Texas A&M head football coach Kevin Sumlin speaks to reporters at the SEC media day Tuesday in Hoover, Ala. (Associated Press)
Last Modified: Tuesday, July 17, 2012 7:36 PM
The fluffy speeches and the ceremonial ribbon-cutting were actually a couple of weeks ago, but you can consider Texas A&M and Missouri officially welcomed AND indoctrinated into the Southeastern Conference now that both schools have been through the wringer known as SEC Media Days.
The only thing left is to play a game, and the two fine institutions have heard tale for a good nine months now of the physical horrors that await them on the greensward,
For coaches and select players, the walk into the packed media days ballroom can be just about as daunting, unless you’re an old pro like South Carolina coach Steve Spurrier.
According to the Internet transcript of the event, the Head Ball Coach put it this way about playing in the conference that has claimed the last six national championships.
“It’s easier to win the national championship than the SEC,” he said. “Ask Nick Saban.”
You see, Aggies and Mizzou, that’s the way you do it in the SEC. The Head Ball Coach is the master of it. Notice the subtle dig he took at a rival, Alabama, by reminding everybody that Alabama’s national championship season last year did not include an SEC championship.
And maybe he made some new LSU friends, though the Tigers have never been particularly enamored with him, with his gentle reminder that Les Miles has last year’s SEC championship trophy.
Or sometimes, maybe it’s not so subtle.
Again, I give you Spurrier, who is to media days what Jimi Hendrix was to Woodstock.
Asked if he had a hand in making sure that South Carolina had an open date before this year’s game with Arkansas — which has kind of had his Gamecocks’ number of late — Spurrier could have just said no.
Inserted, once again, from the transcript: “You think I made the schedule? If I made the schedule, Georgia would be playing LSU and we’d be playing Ole Miss.”
It’s the other way around, of course, and Spurrier did pause long enough to sort of apologize to the Rebels. Or at least to say, “I hope Ole Miss doesn’t get mad at me.”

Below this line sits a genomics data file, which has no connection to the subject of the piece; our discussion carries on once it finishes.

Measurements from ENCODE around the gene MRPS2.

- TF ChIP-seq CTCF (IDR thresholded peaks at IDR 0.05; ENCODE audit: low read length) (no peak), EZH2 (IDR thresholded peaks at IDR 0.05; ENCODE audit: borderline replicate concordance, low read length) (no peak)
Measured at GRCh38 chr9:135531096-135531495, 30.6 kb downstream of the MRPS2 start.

But, the theme on the opening day was the arrival of the newcomers, Texas A&M and Missouri, both of whom took their turns mostly answering questions about if they were shaking in their boots (more about footwear later) at the football upgrade.
Miles, although he doesn’t go to Hoover, Ala., until Wednesday, but came to the SEC from Big 12 Oklahoma State, famously said in the offseason that the new duo “better be ready to strap it on.”
Aggie Coach Kevin Sumlin hardly had time to say “howdy” — the accepted A&M greeting — when he was asked if he realized his schedule this year would include the last six national champions (and if the Aggies had found a way to keep playing Texas, it would have been seven).
“We knew that when we took the job,” Sumlin said.
And he took it anyway? Oh, the horrors.
Sumlin is an even more interesting case for scientists of SEC football.
He’s not only new to the SEC, he’s new to Aggieland, from Houston, and he presumably will be attempting to bring one of those gimmicky, pass-happy offenses into the defensive-intensive SEC.
Sumlin pointed out that he took his Houston pop-gun offensive show to Starkville and beat Mississippi State one time. I doubt that impressed the room much.
But he left hints that’s he’s trying to reform, that it’s the SEC that might be in for a shock if they defend only his slick passing game.
“People say we throw the ball all the time. That’s fine. I’d like for people to think that. That’s not necessarily the truth.”
The truth, he said, is that “We need to be bigger and faster — how is that? — against SEC defenses.
“What’s my assessment. It’s a pretty damn hard league. That’s my assessment.”
Missouri coach Gary Pinkel seemed to still have one foot in the Big 12, still proud of it.
“Sometimes, people act like we’ve been playing a bunch of high schools,” he said. “We’ve played in a pretty good league.
“’I’d be disappointed if we were intimidated. We understand the great league we’re coming into. We all know how it works ... there’s going to be analysis (of A&M and Mizzou) every single week.”
His wide receiver, T.J. Moe, added, “People talk about how good SEC defenses are but don’t take into account how good Big 12 offenses are.”
Poe figured a lot of the big offensive stars in his former league, including himself, would have wound up on defense in the SEC and, as for those six straight national championships:
“All 12 teams didn’t win it. Just one (per year) did.”
On the other hand, maybe it won’t be that big of a transition.
All three of the Aggies’ players showed up in maroon blazers Tuesday, with two of them also sporting cowboy boots to complete the ensemble.
Offensive tackle Luke Joeckel explained that “These are the only formal brown shoes I own.”
Maybe they’ll get along just fine.